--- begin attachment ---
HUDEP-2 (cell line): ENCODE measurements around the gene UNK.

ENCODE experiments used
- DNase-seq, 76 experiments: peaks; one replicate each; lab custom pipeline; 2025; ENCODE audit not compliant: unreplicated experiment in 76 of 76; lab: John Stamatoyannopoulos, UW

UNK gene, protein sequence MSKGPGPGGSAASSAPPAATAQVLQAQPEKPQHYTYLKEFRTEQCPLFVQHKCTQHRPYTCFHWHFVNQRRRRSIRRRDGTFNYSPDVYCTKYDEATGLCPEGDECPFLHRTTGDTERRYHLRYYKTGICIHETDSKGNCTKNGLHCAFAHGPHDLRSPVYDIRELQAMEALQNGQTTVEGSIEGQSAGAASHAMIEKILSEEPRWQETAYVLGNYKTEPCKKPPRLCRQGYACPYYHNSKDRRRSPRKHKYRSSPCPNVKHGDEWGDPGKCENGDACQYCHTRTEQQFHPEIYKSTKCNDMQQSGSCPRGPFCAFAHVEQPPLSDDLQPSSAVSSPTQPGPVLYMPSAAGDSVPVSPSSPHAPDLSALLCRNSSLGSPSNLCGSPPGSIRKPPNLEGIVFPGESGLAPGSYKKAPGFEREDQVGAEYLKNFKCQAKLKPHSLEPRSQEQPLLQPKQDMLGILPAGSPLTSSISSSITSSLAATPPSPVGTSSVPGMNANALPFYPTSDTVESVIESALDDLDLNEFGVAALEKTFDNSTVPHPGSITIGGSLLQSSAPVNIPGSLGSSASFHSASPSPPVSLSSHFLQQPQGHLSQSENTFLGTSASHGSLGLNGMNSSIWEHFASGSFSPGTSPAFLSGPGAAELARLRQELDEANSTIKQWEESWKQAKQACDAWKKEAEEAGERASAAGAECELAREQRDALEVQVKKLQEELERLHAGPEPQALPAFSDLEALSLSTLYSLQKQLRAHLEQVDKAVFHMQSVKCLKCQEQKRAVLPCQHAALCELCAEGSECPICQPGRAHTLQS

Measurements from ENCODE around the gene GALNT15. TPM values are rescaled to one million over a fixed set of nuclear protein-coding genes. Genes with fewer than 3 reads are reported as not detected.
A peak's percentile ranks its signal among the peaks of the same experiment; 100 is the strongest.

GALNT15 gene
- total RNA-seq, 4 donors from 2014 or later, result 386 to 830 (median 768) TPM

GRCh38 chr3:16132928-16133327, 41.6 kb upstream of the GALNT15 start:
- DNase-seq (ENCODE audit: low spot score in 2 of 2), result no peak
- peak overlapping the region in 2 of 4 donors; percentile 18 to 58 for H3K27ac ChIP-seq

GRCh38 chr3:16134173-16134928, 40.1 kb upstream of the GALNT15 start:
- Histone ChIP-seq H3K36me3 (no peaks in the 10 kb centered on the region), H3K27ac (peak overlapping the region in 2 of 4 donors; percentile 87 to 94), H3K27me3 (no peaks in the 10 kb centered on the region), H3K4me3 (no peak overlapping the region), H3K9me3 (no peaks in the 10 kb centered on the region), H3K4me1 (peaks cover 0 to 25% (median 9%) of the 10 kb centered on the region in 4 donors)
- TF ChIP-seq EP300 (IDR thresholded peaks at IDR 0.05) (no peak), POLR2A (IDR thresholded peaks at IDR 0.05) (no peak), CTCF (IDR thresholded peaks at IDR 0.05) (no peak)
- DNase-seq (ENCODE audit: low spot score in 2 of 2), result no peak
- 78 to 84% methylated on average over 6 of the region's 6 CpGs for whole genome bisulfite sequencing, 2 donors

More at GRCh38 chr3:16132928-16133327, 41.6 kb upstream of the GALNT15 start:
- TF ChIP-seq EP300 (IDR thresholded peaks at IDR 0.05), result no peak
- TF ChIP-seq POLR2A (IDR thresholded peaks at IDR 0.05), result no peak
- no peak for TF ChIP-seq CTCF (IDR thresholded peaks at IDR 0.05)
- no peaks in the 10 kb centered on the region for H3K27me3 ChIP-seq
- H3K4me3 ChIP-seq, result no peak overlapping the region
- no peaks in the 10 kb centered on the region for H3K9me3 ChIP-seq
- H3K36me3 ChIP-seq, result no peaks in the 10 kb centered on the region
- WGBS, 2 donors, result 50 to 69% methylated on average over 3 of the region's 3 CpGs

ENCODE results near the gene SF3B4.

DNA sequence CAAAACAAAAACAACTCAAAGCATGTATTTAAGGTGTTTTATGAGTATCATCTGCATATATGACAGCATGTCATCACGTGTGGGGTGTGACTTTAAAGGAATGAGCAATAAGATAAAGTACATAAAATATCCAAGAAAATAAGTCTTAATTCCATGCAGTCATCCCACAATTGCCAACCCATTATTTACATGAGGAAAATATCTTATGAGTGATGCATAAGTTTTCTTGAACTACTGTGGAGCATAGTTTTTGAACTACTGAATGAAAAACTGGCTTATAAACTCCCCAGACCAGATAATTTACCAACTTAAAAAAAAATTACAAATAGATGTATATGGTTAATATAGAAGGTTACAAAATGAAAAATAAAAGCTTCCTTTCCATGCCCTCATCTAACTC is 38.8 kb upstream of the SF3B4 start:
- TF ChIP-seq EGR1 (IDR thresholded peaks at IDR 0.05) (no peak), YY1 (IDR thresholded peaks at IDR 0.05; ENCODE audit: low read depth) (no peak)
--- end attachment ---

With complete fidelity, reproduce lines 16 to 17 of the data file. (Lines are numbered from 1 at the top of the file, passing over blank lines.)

- 78 to 84% methylated on average over 6 of the region's 6 CpGs for whole genome bisulfite sequencing, 2 donors

More at GRCh38 chr3:16132928-16133327, 41.6 kb upstream of the GALNT15 start: